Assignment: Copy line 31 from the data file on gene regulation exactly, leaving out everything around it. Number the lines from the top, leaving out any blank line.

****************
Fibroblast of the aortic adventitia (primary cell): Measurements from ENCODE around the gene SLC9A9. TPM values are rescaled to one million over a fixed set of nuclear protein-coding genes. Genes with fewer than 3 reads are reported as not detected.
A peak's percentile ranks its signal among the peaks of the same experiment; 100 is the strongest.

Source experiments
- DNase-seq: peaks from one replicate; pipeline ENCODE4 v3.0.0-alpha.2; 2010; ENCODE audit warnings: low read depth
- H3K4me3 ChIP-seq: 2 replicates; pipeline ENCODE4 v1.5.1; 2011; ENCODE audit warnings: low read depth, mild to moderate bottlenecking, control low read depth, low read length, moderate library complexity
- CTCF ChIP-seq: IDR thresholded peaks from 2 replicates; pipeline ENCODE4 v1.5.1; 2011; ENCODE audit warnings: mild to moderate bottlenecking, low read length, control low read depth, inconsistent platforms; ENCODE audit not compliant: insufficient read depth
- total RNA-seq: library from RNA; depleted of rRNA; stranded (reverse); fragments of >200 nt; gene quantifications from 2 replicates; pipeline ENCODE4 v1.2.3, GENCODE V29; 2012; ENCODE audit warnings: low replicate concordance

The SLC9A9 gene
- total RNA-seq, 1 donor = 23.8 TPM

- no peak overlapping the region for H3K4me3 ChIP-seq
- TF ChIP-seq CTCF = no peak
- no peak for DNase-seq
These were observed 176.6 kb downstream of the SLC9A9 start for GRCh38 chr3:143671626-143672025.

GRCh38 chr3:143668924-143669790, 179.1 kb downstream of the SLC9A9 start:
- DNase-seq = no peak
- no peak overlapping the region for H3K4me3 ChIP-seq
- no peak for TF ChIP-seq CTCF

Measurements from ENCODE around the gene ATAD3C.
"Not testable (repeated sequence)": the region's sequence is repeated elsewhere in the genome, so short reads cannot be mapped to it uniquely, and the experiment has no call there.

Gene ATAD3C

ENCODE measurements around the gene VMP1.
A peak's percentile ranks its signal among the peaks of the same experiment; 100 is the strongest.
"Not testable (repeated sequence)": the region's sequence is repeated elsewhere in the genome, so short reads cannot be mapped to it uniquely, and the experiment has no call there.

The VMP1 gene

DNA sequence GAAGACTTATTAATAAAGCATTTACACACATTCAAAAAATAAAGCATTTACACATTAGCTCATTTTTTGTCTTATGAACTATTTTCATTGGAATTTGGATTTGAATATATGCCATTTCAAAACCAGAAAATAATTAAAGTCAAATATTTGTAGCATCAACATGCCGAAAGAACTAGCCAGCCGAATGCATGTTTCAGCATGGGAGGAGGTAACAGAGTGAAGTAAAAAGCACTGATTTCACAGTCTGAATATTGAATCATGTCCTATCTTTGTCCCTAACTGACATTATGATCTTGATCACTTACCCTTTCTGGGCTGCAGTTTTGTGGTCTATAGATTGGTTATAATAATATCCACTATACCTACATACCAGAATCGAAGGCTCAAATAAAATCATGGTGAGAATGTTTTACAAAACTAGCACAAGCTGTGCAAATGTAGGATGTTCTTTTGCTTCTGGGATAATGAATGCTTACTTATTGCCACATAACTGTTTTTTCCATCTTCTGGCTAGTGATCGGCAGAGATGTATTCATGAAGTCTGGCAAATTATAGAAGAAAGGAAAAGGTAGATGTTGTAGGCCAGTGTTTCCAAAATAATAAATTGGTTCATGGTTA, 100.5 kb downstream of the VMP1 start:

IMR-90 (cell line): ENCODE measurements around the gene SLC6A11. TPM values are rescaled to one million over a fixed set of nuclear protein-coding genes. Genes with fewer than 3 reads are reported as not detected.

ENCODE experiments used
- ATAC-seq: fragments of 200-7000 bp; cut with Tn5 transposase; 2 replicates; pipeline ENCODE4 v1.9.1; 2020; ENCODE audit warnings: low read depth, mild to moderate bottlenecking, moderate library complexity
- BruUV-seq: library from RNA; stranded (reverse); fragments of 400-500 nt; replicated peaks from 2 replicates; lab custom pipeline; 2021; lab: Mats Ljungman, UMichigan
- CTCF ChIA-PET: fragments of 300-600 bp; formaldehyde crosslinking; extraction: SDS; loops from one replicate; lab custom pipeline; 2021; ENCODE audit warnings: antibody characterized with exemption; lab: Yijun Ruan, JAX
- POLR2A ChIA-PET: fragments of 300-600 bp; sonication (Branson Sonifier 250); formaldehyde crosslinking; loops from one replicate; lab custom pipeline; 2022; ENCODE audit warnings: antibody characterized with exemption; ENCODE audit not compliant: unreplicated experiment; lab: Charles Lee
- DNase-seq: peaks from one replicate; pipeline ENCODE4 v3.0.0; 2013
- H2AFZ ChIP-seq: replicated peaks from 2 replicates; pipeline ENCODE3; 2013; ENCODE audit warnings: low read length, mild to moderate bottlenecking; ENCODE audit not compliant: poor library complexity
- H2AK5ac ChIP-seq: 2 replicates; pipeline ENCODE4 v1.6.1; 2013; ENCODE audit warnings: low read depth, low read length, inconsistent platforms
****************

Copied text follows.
- POLR2A ChIA-PET: fragments of 300-600 bp; sonication (Branson Sonifier 250); formaldehyde crosslinking; loops from one replicate; lab custom pipeline; 2022; ENCODE audit warnings: antibody characterized with exemption; ENCODE audit not compliant: unreplicated experiment; lab: Charles Lee